Jewish Community Centers merge with hopes for renewal

With Rosh Hashana approaching, it isn't difficult for Jay Kaminsky to find parallels in the Jewish new year themes of introspection and renewal and the rejuvenation of the Jewish Community Center ideal in Pinellas County.

After struggling for years against a tide of fading appeal and declining membership, the Jewish Community Centers in St. Petersburg and Clearwater are merging. The new organization, which will still have facilities in both north and south Pinellas, will be known as JCC Suncoast.

"Together we are far stronger than we are apart,'' Kaminsky said of the merger. "Merging of resources and creating a leaner, more efficient organization will certainly make sense to the board of directors.''

The consolidation, which has meant staff reductions and had been preceded by relocations to smaller quarters and outsourcing of some programs, comes at a time when the local Jewish community is still reeling from the closure of the 30-year-old Pinellas County Jewish Day School and the collapse of plans to start another.

The JCC concept began in Baltimore with the formation of the first Young Men's Hebrew Association to help 19th century Jewish immigrants assimilate into American life. In the years that followed, JCC and YM-YWHA organizations nationwide evolved into key community centers offering social, cultural, educational, recreational and wellness programs. In recent years, some have struggled to remain relevant.

"Some have closed. Some are supported by their endowments,'' said Todd Siegel, board president of the new JCC Suncoast. "Today there are so many choices for people to make. You have to have exceptional value for people to participate.''

JCCs, like other nonprofits, are dealing with the economy, said Alan Mann, executive vice president of the JCC Association in New York City. "But the bigger issue for JCC, for any Jewish institution, is helping to lead a new Jewish generation and new, great Jewish thinking that is going to create a vital, vibrant Jewish community,'' he said.

Locally, the centers — funded by the Jewish Federation of Pinellas & Pasco Counties, grants, membership dues and planned giving — have had to make difficult decisions, said Siegel, who joined with Kaminsky in the effort to revitalize the JCC in Pinellas County.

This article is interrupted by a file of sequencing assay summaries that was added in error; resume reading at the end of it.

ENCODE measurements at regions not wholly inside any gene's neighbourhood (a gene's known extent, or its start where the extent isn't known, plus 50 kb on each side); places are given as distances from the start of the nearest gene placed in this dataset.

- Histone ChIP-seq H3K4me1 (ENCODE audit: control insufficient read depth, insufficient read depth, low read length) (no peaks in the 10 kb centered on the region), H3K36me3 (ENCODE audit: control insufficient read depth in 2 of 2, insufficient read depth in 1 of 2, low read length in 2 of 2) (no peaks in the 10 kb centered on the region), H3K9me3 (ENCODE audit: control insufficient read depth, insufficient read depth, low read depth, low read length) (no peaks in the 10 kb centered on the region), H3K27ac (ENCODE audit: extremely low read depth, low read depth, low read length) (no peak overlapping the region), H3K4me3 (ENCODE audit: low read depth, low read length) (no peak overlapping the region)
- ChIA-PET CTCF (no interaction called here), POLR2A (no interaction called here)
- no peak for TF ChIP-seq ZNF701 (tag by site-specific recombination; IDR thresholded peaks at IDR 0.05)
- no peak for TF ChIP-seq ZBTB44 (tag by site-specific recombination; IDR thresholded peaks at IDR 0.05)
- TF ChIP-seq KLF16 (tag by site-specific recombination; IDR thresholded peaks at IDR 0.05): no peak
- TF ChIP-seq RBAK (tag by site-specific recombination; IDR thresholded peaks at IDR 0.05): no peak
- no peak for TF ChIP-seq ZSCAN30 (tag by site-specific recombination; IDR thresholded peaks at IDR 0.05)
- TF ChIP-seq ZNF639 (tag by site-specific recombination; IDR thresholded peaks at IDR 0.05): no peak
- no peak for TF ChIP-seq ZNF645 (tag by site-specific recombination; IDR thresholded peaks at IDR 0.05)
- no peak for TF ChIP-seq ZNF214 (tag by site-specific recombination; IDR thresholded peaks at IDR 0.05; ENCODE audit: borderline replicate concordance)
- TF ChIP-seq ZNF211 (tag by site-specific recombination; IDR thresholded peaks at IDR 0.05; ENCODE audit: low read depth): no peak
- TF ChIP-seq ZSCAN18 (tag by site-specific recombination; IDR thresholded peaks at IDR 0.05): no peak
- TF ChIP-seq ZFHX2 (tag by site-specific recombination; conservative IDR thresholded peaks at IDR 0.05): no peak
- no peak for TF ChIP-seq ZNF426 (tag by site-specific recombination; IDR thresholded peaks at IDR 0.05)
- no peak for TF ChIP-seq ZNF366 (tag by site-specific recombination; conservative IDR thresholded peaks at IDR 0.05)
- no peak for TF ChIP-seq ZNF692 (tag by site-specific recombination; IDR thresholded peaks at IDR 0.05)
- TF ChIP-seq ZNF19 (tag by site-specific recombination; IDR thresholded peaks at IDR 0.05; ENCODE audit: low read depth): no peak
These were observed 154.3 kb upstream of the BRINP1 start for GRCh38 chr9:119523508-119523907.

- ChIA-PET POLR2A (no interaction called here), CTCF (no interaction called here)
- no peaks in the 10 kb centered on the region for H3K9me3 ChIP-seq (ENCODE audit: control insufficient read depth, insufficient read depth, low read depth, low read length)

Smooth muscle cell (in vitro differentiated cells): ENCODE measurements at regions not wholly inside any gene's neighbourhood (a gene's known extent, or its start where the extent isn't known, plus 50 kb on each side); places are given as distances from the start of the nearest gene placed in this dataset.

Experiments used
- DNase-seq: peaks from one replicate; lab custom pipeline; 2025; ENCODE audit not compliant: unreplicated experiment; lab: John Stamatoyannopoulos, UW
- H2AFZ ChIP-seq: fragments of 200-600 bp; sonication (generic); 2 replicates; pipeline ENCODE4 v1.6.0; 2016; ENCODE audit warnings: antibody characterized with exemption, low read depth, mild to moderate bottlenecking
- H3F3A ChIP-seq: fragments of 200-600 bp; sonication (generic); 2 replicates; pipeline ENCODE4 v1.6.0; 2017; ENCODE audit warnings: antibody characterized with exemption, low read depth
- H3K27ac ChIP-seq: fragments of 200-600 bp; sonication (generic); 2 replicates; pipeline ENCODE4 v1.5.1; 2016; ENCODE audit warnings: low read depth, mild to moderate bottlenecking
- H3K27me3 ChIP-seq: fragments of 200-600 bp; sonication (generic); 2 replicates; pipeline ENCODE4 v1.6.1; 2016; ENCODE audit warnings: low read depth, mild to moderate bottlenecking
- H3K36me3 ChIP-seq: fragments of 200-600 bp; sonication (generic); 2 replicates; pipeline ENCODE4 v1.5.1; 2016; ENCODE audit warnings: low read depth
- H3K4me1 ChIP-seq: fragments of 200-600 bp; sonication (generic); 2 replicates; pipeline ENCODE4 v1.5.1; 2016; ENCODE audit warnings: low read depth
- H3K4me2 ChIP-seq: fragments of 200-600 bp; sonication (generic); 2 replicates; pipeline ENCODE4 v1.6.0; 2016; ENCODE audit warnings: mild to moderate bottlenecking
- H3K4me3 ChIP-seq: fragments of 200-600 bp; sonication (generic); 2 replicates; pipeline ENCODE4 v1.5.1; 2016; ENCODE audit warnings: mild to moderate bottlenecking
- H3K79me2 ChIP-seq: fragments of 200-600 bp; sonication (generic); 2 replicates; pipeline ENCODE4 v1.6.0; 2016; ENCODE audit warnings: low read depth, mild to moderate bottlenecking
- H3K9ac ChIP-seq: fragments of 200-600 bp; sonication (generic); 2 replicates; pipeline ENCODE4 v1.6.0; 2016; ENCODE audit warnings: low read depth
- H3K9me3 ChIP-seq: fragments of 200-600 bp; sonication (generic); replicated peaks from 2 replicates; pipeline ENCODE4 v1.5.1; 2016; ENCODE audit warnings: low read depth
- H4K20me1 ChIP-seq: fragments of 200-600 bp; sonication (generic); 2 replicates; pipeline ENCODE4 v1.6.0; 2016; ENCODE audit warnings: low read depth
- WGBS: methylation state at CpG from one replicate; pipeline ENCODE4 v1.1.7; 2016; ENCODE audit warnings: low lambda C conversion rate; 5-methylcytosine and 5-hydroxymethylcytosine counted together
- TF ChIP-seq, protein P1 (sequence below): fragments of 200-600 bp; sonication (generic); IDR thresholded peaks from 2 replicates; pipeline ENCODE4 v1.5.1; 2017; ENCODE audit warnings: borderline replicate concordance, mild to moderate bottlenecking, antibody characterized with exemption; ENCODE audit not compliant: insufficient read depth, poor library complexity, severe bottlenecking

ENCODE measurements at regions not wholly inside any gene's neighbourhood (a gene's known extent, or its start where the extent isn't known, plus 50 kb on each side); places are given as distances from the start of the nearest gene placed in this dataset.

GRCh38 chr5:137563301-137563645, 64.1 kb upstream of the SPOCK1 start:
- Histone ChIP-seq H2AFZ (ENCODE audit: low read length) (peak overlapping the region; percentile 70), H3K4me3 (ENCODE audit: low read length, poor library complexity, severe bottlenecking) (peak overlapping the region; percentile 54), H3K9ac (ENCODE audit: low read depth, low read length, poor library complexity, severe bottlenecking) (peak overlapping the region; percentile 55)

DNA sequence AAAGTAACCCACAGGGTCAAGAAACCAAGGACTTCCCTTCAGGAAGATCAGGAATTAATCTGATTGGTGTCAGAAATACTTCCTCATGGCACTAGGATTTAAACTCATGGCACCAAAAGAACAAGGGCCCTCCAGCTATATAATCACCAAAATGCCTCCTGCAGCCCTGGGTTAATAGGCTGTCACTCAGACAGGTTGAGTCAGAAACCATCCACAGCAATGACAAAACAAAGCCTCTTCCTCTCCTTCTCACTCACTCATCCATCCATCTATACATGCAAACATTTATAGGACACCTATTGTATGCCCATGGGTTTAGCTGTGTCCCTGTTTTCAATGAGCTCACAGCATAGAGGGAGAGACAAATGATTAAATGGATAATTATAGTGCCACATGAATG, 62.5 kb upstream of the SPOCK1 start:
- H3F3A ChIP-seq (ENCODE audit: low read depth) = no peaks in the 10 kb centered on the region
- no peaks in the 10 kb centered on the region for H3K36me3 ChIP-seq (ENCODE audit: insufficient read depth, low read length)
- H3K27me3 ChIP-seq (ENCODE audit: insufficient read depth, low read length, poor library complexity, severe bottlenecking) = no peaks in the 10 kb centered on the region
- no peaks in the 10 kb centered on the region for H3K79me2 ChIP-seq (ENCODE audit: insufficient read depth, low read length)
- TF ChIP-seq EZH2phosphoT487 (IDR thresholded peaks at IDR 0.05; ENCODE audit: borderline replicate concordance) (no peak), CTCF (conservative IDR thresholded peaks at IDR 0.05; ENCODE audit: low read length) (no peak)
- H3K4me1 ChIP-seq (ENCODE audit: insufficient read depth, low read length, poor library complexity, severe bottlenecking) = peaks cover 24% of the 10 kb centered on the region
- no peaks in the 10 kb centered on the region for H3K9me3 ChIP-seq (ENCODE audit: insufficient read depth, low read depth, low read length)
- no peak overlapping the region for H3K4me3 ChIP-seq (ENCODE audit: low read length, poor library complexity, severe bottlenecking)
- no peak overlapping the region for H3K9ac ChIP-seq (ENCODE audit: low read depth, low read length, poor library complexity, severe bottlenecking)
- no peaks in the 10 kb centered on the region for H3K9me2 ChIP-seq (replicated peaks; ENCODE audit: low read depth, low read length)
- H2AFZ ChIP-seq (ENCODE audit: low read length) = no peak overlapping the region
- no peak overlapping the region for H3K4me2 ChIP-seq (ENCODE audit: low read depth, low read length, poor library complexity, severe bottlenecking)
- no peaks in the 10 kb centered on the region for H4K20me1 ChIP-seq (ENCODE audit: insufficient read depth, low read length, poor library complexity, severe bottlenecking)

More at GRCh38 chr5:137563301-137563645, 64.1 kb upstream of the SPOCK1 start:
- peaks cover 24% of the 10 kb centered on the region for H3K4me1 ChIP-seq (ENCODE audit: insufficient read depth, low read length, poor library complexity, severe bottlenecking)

"We strategized how to reinvent ourselves. It took a couple of years, but we eventually got it to a point to combine the two organizations and to do business as one,'' said Siegel, chief executive officer of MTS Medication Technologies in St. Petersburg.

"As the community changed, similar to the way individual lives changed, what used to be the norm lost some of the appeal,'' said Kaminsky, a former JCC president.

"Like any other nonprofit organization … you need to constantly re-evaluate, change, so you can remain relevant.''

The plan is to offer a roster of activities that includes Scouting, versions of yoga, martial arts, theater trips and wine tasting. The goal is to boost membership, now about 250, across generations.

Kaminsky said the organization will get new program handbooks into the homes of Pinellas County's Jewish families around the High Holy Days, the 10-day period beginning with Rosh Hashana on Wednesday and ending on Yom Kippur, the holiest day of the Jewish year.

Ellen Katzman, former joint executive director of the JCC Community Center and the Jewish Federation in Charleston, S.C., has been hired to head the consolidated organization.

''My goal, and the goal of the board of directors, is to build community through programs and services that enrich the Jewish lives of individuals and families throughout Pinellas County,'' said Katzman, who was tapped after a national search.

The merger ends a shaky period for the north and south centers. Established in 1952, the South Pinellas JCC began on Arlington Avenue N in St. Petersburg and eventually moved to the 13-acre property of the former Kapok Tree Restaurant on Madeira Beach. Dwindling membership forced the center to close in 1998. It reopened in 2005 on Central Avenue.

In Clearwater, the Golda Meir/Kent Jewish Community Center started as two separate organizations. The Golda Meir senior center opened in 1981, followed by the Marshall and Reva Kent Jewish Community Center in 1984. The two centers merged in 1995.

The plan for further consolidation couldn't come at a more fitting time, Kaminsky said.

"Rosh Hashana through Yom Kippur is an opportunity to express our deepest thoughts and take time to look inwardly. There is a correlation between what we do as Jews at this time of year and what the JCC Suncoast is doing at this critical time of its own history,'' he said.

"This self-evaluation of our centers and redefining of purpose is only the first step of a long process. We will need to constantly stand vigilant and self-evaluate."

Waveney Ann Moore can be reached at wmoore@sptimes.com or (727) 892-2283.

Fast Facts

Jewish Community Centers merge

• JCC Suncoast, South Center, 5023 Central Ave., St. Petersburg

• North Center, 2075 Sunnydale Blvd., Clearwater. Go to jccsuncoast.org or call (727) 321-6100.

•Humanitarian Dinner honoring Dr. Bruce and Amy Epstein, 6 to 9 p.m. Nov. 3 at Ruth Eckerd Hall. Call (727) 321-6100.

Jewish Community Centers merge with hopes for renewal 09/04/10 [Last modified: Friday, September 3, 2010 3:00pm]

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